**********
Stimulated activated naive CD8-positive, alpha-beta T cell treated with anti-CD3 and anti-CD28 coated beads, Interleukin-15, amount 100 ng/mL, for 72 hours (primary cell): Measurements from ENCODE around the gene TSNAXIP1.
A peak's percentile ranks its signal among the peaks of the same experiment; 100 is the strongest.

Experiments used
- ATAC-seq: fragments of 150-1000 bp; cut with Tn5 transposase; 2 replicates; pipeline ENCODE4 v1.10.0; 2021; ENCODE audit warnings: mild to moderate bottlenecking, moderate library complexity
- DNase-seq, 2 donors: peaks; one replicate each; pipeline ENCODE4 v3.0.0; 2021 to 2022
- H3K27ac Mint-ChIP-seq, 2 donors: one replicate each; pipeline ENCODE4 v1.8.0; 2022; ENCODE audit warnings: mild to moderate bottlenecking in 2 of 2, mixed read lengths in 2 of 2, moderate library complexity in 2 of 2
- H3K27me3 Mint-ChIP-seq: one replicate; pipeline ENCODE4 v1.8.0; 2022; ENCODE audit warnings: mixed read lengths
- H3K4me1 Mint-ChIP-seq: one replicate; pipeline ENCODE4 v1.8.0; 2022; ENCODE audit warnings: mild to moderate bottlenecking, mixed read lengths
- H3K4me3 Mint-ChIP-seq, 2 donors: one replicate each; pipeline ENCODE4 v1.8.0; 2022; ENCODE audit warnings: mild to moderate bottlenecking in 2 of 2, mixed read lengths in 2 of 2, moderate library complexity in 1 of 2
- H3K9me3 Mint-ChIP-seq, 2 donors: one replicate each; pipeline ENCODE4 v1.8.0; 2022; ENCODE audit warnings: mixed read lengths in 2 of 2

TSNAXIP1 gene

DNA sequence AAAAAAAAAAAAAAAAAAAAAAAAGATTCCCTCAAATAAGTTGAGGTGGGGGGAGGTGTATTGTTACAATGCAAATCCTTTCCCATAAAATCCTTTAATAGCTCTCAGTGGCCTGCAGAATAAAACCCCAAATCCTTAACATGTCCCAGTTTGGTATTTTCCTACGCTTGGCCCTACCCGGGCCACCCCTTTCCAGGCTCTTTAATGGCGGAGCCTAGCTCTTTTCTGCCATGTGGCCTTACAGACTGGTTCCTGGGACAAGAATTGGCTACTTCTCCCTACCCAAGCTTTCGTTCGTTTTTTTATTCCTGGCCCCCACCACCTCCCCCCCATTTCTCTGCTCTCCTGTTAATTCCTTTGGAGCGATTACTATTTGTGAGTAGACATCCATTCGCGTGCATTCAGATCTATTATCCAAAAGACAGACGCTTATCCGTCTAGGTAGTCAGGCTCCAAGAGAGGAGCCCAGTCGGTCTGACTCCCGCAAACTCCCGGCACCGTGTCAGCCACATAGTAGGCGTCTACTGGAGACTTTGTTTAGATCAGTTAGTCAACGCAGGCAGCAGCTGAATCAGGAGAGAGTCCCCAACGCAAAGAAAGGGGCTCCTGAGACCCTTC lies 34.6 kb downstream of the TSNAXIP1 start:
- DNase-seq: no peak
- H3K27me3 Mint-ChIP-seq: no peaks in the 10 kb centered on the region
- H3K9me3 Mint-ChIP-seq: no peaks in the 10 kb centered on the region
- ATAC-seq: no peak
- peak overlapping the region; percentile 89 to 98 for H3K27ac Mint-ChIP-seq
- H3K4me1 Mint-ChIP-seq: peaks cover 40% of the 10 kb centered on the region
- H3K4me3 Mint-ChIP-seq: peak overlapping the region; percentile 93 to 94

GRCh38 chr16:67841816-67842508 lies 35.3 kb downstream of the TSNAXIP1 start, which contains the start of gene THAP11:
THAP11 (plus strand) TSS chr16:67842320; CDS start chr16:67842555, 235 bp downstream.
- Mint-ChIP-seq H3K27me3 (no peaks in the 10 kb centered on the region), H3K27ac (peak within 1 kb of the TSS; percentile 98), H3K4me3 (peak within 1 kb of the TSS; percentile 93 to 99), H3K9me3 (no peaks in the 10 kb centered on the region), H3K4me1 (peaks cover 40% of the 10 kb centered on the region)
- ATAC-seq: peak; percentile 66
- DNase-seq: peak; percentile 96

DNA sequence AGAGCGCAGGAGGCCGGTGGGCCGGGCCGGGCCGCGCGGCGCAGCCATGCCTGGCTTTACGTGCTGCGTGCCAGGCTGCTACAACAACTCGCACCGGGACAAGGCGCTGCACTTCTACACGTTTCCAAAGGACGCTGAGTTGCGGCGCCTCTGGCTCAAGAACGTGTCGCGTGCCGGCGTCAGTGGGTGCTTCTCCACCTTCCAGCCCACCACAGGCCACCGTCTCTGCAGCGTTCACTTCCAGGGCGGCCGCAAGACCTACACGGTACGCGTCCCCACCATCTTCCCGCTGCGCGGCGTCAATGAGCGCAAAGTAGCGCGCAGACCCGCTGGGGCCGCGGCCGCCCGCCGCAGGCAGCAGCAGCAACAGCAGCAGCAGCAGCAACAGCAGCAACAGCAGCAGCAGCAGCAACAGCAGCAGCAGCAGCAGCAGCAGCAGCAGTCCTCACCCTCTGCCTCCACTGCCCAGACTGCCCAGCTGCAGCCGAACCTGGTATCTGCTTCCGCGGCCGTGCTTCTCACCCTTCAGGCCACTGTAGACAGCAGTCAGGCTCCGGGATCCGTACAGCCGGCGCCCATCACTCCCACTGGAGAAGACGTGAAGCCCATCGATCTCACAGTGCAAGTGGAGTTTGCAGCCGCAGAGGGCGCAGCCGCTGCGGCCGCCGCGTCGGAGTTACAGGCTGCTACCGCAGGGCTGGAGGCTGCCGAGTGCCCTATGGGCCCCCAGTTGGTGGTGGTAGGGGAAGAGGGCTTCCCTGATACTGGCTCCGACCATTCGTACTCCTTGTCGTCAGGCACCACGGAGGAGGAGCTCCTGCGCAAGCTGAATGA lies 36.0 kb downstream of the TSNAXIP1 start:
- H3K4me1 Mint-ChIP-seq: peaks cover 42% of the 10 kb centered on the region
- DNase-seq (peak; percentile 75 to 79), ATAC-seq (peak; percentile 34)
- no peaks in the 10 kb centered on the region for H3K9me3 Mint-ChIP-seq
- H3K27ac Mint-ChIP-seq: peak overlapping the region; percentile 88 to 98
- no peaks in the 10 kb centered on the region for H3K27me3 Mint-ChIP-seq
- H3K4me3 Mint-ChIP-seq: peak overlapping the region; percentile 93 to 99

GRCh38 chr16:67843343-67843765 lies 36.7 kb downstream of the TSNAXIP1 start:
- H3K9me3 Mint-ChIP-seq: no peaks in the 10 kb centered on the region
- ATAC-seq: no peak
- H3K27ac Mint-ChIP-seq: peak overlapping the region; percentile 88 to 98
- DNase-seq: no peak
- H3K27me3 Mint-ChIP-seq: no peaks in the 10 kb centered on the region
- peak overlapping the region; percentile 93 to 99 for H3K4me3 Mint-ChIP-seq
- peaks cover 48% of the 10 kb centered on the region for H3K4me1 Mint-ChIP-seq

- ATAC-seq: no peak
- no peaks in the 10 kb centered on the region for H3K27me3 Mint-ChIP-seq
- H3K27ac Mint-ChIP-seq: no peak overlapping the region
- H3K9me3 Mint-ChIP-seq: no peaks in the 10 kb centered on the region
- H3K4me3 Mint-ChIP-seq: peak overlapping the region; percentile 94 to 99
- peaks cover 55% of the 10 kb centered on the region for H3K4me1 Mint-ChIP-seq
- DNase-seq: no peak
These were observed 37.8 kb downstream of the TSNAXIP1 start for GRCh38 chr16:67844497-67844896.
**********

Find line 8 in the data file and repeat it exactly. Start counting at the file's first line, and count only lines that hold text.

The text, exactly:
- H3K4me1 Mint-ChIP-seq: one replicate; pipeline ENCODE4 v1.8.0; 2022; ENCODE audit warnings: mild to moderate bottlenecking, mixed read lengths